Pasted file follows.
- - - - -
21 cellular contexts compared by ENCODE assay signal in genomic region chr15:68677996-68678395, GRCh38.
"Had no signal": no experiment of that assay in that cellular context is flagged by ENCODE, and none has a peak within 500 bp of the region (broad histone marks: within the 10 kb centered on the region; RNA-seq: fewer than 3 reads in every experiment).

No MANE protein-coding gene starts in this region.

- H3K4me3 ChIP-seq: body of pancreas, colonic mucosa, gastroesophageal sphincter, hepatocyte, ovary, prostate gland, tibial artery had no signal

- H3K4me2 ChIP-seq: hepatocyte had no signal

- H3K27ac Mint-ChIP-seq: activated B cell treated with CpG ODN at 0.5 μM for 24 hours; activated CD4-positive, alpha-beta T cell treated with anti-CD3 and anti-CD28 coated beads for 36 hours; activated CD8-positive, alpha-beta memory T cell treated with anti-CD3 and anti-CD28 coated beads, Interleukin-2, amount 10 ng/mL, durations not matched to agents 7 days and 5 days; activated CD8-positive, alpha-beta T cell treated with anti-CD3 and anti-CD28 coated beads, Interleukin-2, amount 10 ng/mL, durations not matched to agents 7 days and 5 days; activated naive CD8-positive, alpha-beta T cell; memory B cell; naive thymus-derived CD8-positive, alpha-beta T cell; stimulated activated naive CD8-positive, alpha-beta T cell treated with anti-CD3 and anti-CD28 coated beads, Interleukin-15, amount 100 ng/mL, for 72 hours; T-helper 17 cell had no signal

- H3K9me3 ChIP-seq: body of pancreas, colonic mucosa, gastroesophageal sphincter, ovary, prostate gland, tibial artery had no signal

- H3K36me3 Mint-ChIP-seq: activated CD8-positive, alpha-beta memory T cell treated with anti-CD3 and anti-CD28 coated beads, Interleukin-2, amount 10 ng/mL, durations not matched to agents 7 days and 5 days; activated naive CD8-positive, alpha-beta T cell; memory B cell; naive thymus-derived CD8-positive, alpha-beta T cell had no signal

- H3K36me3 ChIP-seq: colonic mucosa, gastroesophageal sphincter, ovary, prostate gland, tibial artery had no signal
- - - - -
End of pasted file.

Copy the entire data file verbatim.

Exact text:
21 cellular contexts compared by ENCODE assay signal in genomic region chr15:68677996-68678395, GRCh38.
"Had no signal": no experiment of that assay in that cellular context is flagged by ENCODE, and none has a peak within 500 bp of the region (broad histone marks: within the 10 kb centered on the region; RNA-seq: fewer than 3 reads in every experiment).

No MANE protein-coding gene starts in this region.

- H3K4me3 ChIP-seq: body of pancreas, colonic mucosa, gastroesophageal sphincter, hepatocyte, ovary, prostate gland, tibial artery had no signal

- H3K4me2 ChIP-seq: hepatocyte had no signal

- H3K27ac Mint-ChIP-seq: activated B cell treated with CpG ODN at 0.5 μM for 24 hours; activated CD4-positive, alpha-beta T cell treated with anti-CD3 and anti-CD28 coated beads for 36 hours; activated CD8-positive, alpha-beta memory T cell treated with anti-CD3 and anti-CD28 coated beads, Interleukin-2, amount 10 ng/mL, durations not matched to agents 7 days and 5 days; activated CD8-positive, alpha-beta T cell treated with anti-CD3 and anti-CD28 coated beads, Interleukin-2, amount 10 ng/mL, durations not matched to agents 7 days and 5 days; activated naive CD8-positive, alpha-beta T cell; memory B cell; naive thymus-derived CD8-positive, alpha-beta T cell; stimulated activated naive CD8-positive, alpha-beta T cell treated with anti-CD3 and anti-CD28 coated beads, Interleukin-15, amount 100 ng/mL, for 72 hours; T-helper 17 cell had no signal

- H3K9me3 ChIP-seq: body of pancreas, colonic mucosa, gastroesophageal sphincter, ovary, prostate gland, tibial artery had no signal

- H3K36me3 Mint-ChIP-seq: activated CD8-positive, alpha-beta memory T cell treated with anti-CD3 and anti-CD28 coated beads, Interleukin-2, amount 10 ng/mL, durations not matched to agents 7 days and 5 days; activated naive CD8-positive, alpha-beta T cell; memory B cell; naive thymus-derived CD8-positive, alpha-beta T cell had no signal

- H3K36me3 ChIP-seq: colonic mucosa, gastroesophageal sphincter, ovary, prostate gland, tibial artery had no signal